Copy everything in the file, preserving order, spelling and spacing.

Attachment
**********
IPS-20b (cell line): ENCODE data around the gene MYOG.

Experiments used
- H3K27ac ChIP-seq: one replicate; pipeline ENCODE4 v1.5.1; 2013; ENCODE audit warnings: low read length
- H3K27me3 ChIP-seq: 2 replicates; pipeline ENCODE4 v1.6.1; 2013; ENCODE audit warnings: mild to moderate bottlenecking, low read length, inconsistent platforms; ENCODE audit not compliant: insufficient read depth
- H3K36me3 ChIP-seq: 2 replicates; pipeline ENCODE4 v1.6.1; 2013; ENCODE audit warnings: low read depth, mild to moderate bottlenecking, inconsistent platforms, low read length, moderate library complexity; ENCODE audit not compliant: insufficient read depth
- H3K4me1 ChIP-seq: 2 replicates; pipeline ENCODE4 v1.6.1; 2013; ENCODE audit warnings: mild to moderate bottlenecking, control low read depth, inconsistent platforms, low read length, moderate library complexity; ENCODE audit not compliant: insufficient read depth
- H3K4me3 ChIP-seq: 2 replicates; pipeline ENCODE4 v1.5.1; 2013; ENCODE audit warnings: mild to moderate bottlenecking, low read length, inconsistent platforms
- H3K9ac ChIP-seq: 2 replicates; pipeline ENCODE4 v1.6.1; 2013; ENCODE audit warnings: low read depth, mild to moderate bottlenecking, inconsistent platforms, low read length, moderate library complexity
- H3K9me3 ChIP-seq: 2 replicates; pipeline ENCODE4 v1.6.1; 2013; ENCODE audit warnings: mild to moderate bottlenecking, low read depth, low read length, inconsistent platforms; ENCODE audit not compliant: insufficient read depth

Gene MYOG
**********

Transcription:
IPS-20b (cell line): ENCODE data around the gene MYOG.

Experiments used
- H3K27ac ChIP-seq: one replicate; pipeline ENCODE4 v1.5.1; 2013; ENCODE audit warnings: low read length
- H3K27me3 ChIP-seq: 2 replicates; pipeline ENCODE4 v1.6.1; 2013; ENCODE audit warnings: mild to moderate bottlenecking, low read length, inconsistent platforms; ENCODE audit not compliant: insufficient read depth
- H3K36me3 ChIP-seq: 2 replicates; pipeline ENCODE4 v1.6.1; 2013; ENCODE audit warnings: low read depth, mild to moderate bottlenecking, inconsistent platforms, low read length, moderate library complexity; ENCODE audit not compliant: insufficient read depth
- H3K4me1 ChIP-seq: 2 replicates; pipeline ENCODE4 v1.6.1; 2013; ENCODE audit warnings: mild to moderate bottlenecking, control low read depth, inconsistent platforms, low read length, moderate library complexity; ENCODE audit not compliant: insufficient read depth
- H3K4me3 ChIP-seq: 2 replicates; pipeline ENCODE4 v1.5.1; 2013; ENCODE audit warnings: mild to moderate bottlenecking, low read length, inconsistent platforms
- H3K9ac ChIP-seq: 2 replicates; pipeline ENCODE4 v1.6.1; 2013; ENCODE audit warnings: low read depth, mild to moderate bottlenecking, inconsistent platforms, low read length, moderate library complexity
- H3K9me3 ChIP-seq: 2 replicates; pipeline ENCODE4 v1.6.1; 2013; ENCODE audit warnings: mild to moderate bottlenecking, low read depth, low read length, inconsistent platforms; ENCODE audit not compliant: insufficient read depth

Gene MYOG